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When HIV and AIDS first came into the public eye in the 1980’s, it was a disease that carried a great deal of fear and stigma. In the United Sates, the disease, attributed primarily to promiscuous gay sex and intravenous drug use, was even considered a punishment for immoral behavior and possibly even the wrath of God. As the years went by, safe sex (later renamed safer sex) campaigns which promoted the use of condoms helped to reduce the spread of the disease in the United States. On a global scale, the crisis in Sub-Saharan Africa was beyond anything those of us in the U.S. could ever have imagined. As HIV infections increased and medical care could not meet the need (particularly in the years before antiretroviral treatment was available) there were vast number of deaths attributed to the disease. AIDS orphans were leading to a global orphan crisis. So where are we now?

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In the United States, many people probably don’t give much of a thought to HIV anymore. Fear of other sexually transmitted diseases certainly trump people’s fears. Colleges and some high schools can be found giving out free condoms, sex workers demand customers wear protection, and cities have even established clean needle programs. None of these initiatives came about without significant public debate over the impact of these programs on the moral state of our nation, including talk of collateral damage in order to motivate people into making safer choices.  Regardless of the debate, the effectiveness of condoms in preventing transmission and the impact of these campaigns certainly helped reduce infection rates as well as the stigma. According to the CDC, new infection rates hit a record high in the mid 1980’s at 130,000 new cases a year, and by the mid 1990’s had dropped to 50,000 new cases per year, where it has remained relatively stable since.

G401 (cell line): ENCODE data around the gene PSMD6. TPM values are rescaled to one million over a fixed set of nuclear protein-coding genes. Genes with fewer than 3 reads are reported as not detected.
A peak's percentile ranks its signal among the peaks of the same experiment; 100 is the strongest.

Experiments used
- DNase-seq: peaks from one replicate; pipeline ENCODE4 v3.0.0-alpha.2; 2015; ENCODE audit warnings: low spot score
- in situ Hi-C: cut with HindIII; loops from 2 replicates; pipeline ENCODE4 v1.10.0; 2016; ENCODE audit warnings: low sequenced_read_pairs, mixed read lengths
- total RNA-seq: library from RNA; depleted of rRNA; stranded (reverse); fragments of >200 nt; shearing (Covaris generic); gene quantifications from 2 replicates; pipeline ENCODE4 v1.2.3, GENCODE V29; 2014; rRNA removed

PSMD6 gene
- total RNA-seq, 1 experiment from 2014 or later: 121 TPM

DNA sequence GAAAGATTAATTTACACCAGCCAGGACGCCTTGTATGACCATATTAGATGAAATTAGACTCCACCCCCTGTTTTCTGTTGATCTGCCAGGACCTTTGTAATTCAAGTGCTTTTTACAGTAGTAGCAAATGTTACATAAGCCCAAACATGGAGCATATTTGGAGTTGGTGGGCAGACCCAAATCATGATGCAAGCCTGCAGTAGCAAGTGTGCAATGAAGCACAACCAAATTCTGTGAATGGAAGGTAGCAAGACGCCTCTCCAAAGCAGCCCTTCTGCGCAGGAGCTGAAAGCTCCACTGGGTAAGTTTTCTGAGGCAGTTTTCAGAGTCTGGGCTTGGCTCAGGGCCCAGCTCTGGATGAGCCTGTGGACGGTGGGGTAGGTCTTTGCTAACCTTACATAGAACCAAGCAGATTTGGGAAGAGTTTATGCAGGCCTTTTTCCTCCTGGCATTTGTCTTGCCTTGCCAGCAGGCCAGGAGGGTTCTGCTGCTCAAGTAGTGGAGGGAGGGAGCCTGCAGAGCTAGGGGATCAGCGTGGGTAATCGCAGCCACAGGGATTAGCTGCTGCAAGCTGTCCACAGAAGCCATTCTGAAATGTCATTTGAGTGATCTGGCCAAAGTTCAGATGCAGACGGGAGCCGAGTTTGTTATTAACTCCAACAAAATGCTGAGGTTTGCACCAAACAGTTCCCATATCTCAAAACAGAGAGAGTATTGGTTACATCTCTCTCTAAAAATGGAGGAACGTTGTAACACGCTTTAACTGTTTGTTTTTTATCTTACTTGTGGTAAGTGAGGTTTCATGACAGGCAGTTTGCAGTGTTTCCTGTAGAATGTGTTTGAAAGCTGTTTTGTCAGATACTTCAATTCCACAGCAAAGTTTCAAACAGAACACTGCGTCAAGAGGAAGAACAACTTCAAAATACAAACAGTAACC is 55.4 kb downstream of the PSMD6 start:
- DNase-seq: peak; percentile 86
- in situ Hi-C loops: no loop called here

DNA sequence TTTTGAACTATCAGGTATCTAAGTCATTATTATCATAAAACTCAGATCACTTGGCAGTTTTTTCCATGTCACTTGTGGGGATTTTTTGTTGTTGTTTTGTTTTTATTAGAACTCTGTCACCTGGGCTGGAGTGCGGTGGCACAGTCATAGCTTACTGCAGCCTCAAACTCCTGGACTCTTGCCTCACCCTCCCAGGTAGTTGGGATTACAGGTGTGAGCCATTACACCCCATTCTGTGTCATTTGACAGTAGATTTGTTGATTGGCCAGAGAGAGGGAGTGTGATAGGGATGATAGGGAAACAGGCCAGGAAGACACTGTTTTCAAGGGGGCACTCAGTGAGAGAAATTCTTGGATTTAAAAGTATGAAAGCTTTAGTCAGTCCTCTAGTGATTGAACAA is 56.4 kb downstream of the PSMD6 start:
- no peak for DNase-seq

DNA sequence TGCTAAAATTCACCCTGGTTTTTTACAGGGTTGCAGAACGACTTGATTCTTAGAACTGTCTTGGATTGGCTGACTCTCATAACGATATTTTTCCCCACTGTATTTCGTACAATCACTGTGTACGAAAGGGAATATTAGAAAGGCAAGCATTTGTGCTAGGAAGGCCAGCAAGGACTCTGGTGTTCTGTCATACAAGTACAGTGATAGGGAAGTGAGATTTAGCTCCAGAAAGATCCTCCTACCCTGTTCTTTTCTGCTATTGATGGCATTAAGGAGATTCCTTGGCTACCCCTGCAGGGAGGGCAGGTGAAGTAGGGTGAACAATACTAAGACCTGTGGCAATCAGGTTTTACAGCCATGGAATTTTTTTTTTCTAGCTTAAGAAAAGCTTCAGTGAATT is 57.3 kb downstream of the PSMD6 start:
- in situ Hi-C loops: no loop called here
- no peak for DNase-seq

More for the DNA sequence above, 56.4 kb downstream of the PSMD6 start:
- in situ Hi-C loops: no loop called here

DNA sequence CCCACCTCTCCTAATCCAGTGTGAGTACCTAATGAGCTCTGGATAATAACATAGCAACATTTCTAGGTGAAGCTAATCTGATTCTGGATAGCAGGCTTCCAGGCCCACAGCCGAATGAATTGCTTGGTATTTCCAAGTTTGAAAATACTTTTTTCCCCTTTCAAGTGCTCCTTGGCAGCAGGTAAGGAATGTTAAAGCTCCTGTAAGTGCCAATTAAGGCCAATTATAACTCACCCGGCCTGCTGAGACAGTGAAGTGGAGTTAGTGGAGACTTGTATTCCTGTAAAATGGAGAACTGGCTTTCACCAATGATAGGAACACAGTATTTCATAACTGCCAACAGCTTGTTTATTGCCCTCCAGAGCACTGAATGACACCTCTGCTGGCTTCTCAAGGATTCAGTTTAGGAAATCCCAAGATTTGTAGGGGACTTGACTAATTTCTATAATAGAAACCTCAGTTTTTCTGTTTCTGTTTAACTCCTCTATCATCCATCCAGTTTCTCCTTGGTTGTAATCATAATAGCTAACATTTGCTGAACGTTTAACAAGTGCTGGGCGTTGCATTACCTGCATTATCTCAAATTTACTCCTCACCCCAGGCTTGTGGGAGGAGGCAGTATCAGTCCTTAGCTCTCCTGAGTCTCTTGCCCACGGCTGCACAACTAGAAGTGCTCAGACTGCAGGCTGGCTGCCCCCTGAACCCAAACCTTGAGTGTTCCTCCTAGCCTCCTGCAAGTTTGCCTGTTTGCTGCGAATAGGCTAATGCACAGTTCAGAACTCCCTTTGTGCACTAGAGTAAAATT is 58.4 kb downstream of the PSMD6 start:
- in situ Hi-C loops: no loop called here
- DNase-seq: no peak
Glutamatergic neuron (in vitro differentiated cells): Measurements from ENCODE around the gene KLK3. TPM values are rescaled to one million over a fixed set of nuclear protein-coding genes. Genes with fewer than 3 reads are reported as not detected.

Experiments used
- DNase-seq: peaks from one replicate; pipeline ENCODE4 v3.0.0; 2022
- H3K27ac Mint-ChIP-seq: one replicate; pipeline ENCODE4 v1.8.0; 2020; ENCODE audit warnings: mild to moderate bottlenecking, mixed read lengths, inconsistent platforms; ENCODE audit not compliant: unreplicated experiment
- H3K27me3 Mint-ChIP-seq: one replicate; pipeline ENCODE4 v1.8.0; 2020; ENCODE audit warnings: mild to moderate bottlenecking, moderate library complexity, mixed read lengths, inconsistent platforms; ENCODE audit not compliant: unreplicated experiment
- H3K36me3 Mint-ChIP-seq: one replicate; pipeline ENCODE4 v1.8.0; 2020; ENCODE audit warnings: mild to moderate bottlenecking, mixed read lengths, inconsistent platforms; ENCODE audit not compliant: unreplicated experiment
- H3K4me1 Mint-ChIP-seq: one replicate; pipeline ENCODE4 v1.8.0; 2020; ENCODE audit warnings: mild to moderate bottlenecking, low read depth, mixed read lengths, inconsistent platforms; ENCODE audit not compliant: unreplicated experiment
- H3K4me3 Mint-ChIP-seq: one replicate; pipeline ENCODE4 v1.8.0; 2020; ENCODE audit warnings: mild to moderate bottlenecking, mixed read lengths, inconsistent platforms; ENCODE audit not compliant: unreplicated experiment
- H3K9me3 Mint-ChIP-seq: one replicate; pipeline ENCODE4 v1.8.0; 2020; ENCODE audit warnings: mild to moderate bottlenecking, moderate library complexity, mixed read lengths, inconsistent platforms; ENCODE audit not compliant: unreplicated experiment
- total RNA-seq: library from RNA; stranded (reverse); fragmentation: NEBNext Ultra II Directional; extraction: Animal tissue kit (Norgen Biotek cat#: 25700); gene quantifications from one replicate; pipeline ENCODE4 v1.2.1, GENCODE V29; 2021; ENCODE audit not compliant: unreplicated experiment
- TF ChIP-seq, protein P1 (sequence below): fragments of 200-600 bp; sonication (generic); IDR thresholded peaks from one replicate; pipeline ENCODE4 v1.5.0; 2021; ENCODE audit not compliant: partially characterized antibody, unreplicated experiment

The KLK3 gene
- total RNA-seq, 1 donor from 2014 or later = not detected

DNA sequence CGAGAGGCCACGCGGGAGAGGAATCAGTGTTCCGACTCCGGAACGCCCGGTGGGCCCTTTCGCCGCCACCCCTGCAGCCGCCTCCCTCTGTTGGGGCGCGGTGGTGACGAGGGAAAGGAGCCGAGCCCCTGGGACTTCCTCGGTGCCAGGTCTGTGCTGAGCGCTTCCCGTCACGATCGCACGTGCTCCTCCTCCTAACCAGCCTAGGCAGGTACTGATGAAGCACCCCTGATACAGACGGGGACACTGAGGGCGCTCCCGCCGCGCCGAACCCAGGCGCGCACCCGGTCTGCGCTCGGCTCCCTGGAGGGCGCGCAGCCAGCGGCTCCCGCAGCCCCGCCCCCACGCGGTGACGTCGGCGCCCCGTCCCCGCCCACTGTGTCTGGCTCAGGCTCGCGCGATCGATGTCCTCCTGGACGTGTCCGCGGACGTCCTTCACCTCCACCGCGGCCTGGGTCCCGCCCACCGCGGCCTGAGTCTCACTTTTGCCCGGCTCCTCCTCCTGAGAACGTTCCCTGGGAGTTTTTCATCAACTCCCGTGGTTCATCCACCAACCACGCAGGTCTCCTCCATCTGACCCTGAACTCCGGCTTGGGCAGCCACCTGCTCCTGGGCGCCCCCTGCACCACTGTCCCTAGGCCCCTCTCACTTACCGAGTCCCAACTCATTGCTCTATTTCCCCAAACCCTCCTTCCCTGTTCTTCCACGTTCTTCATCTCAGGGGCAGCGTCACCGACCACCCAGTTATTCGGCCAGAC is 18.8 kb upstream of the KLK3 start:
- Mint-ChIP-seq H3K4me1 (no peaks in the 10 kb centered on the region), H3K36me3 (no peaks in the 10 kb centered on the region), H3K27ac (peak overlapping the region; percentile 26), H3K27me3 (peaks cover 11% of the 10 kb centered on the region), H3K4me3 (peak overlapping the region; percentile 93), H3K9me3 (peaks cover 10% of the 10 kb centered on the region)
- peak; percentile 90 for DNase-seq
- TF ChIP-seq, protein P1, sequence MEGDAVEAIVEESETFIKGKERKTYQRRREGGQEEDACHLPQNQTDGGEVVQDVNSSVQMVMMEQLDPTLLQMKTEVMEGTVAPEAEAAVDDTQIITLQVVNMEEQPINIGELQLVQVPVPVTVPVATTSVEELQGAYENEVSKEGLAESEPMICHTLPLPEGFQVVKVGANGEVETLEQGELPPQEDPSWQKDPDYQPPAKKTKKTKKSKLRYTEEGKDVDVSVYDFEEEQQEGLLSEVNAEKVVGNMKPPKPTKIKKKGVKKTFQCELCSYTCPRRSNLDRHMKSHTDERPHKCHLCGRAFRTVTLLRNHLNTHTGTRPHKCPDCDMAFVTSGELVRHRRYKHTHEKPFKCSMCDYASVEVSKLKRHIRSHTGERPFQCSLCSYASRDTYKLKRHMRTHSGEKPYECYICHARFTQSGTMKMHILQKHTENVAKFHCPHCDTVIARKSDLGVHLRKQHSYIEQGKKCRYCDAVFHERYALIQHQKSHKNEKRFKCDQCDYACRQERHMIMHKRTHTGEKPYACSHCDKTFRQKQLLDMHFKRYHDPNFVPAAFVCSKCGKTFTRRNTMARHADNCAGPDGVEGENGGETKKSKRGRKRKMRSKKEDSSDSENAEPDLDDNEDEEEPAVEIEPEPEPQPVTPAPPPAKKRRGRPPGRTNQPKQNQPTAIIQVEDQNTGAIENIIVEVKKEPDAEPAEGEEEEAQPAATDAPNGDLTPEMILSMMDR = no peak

In the mid 1990’s I was a senior in college. Every senior graduating with a psychology degree was required to participate in a capstone course. I chose the HIV capstone class. Our course was focused on people’s perception of HIV/AIDS. We discussed the history of the disease, but by this point Magic Johnson had been living with HIV for years. Still considered a death sentence, people were still fearful, but less likely to feel that one’s HIV status was some sort of cosmic punishment. People were beginning to talk more empathetically, noting people like Ryan White and children born to mothers who were HIV positive. In college, our peer education program, like colleges across the nation, was discussing safer sex and HIV along with topics like alcohol and drug use. New drug cocktails were showing promise and the belief that people could continue to lead relatively normal lives was just starting to emerge. Within a decade, the fear of HIV was rapidly becoming a sidenote in people’s minds.